On Sunday, it was definitively confirmed that President Donald Trump would not be releasing his tax returns, despite promises to do so. Kellyanne Conway, Trump's campaign manager who now serves as Counselor to the President, told ABC's This Week that the Trump team had no plans to comply with demands that the tax returns be released, arguing that "people don't care" and that "we litigated this all through the election." However, Wikileaks responded to Trump's refusal to release his tax returns with its own promise to do so.
During Trump's campaign, Wikileaks routinely released hacked emails from prominent Democrats, including Hillary Clinton campaign chairman John Podesta and members of the Democratic National Committee. Trump often used these emails to criticize Clinton, his primary opponent in the presidential race. But now that Trump doesn't seem to be on the verge of keeping his promise to make his tax history public, Wikileaks has taken matters into its own hands.
Unlike Conway, who insisted that "most Americans ... are very focused on what their tax returns will look like while President Trump is in office, not what his look like," Wikileaks considers Trump's decision to be worse than Clinton's refusal to release her speech transcripts. As a result, Wikileaks has asked anyone with access to send over the tax returns so that the group can publish them.
Trump Counselor Kellyanne Conway stated today that Trump will not release his tax returns. Send them to: https://t.co/cLRcuIiQXz so we can.— WikiLeaks (@wikileaks) January 22, 2017
Trump's breach of promise over the release of his tax returns is even more gratuitous than Clinton concealing her Goldman Sachs transcripts.— WikiLeaks (@wikileaks) January 22, 2017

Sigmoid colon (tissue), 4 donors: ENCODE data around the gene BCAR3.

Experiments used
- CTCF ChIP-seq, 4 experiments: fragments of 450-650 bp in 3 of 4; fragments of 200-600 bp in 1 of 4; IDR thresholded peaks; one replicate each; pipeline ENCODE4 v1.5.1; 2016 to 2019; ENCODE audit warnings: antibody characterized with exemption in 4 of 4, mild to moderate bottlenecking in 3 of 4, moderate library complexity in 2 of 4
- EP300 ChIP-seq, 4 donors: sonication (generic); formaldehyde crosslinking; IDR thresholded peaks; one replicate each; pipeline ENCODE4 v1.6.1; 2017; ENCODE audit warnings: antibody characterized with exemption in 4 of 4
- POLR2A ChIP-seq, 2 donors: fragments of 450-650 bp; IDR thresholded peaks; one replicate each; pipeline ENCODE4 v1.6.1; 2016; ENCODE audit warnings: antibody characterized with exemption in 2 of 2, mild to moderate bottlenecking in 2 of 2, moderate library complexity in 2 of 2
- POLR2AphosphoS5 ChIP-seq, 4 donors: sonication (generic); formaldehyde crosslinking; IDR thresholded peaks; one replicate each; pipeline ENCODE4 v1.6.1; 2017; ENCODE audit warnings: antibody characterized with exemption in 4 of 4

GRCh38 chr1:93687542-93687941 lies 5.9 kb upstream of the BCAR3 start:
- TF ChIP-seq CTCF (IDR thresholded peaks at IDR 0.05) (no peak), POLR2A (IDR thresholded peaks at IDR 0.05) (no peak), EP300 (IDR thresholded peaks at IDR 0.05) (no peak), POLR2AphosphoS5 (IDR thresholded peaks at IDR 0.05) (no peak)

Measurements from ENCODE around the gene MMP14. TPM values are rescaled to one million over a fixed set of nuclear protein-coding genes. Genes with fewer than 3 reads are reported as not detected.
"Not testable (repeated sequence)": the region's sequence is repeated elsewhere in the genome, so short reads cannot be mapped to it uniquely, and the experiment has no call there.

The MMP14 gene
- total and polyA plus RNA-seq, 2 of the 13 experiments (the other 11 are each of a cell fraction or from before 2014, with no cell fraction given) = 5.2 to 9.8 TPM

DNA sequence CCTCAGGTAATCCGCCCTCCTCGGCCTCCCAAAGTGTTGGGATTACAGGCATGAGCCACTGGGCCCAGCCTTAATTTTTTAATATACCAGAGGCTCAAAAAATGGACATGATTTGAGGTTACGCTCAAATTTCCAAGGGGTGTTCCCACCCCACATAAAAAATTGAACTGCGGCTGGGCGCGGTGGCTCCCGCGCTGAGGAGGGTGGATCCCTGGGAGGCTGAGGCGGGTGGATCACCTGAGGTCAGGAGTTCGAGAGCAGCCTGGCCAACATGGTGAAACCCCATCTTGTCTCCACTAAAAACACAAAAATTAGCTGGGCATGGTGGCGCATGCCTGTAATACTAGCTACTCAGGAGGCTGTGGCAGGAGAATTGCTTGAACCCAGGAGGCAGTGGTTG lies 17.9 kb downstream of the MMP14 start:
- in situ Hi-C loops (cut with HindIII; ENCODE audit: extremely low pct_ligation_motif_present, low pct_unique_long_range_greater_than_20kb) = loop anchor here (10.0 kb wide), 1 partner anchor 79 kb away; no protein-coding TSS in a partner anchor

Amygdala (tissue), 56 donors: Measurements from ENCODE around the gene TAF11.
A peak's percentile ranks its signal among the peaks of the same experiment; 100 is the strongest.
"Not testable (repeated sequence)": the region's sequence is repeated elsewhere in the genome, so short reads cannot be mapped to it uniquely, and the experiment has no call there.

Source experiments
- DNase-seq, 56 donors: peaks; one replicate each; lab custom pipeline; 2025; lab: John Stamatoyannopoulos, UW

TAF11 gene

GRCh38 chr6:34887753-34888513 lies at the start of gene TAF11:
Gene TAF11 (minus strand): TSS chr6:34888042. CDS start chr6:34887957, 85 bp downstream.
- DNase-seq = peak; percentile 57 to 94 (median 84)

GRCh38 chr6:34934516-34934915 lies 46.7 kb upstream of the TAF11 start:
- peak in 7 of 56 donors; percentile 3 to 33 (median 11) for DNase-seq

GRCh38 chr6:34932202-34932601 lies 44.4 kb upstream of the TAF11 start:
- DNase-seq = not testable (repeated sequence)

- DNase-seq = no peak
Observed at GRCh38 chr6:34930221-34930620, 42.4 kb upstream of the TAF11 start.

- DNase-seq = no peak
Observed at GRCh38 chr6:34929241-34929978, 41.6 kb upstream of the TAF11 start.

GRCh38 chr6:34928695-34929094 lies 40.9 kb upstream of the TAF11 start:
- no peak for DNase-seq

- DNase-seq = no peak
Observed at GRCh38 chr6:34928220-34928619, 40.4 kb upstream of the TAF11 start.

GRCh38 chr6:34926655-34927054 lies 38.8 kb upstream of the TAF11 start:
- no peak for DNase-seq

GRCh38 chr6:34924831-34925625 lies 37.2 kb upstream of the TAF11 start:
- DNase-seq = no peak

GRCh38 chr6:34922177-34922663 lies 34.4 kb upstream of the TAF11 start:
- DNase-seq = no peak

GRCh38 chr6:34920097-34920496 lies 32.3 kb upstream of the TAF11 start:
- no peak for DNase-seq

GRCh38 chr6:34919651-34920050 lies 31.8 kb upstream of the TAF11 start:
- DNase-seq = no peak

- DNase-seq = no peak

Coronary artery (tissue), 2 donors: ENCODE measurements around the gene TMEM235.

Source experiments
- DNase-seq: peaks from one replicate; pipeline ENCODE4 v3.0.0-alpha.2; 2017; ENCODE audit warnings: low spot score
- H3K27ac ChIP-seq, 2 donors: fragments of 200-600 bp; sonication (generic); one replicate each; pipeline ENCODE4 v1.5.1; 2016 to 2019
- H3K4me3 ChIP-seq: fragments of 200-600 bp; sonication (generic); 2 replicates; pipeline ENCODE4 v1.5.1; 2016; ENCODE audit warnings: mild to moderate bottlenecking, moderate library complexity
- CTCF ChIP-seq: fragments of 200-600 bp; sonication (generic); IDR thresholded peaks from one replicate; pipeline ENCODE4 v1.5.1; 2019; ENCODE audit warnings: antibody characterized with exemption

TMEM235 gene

Wikileaks' request has been met with some backlash, especially from Clinton backers who believe that Wikileaks' email releases helped cost her the election. But this is actually not the first time Wikileaks has encouraged whistleblowers to release Trump's tax returns to its charge. When Clinton urged Trump to release his tax returns during the presidential debates, Wikileaks seized upon the issue, too.
WikiLeaks isn't 'working on' hacking Trump's tax-returns. Claim is a joke from a comedy show. We are 'working on' encouraging whistleblowers— WikiLeaks (@wikileaks) August 6, 2016
Wikileaks' view that Trump's "breach of promise" is "gratuitous" appears to be shared by many Americans. A White House petition calling for a full release of Trump's tax returns had received 262,510 signatures by Monday morning, and a recent ABC News/Washington Post poll indicated that 74 percent of Americans polled wanted Trump to release his tax returns — including 49 percent of his own supporters and 53 percent of Republicans. This contradicts both Conway's view and Trump's claim that "the only one that cares about my tax returns are the reporters."
Whether Wikileaks will eventually obtain and publish Trump's tax returns remains to be seen. However, whether or not the group does succeed, the fact that the Trump team has essentially alienated Wikileaks might present the Trump administration with a cause for concern.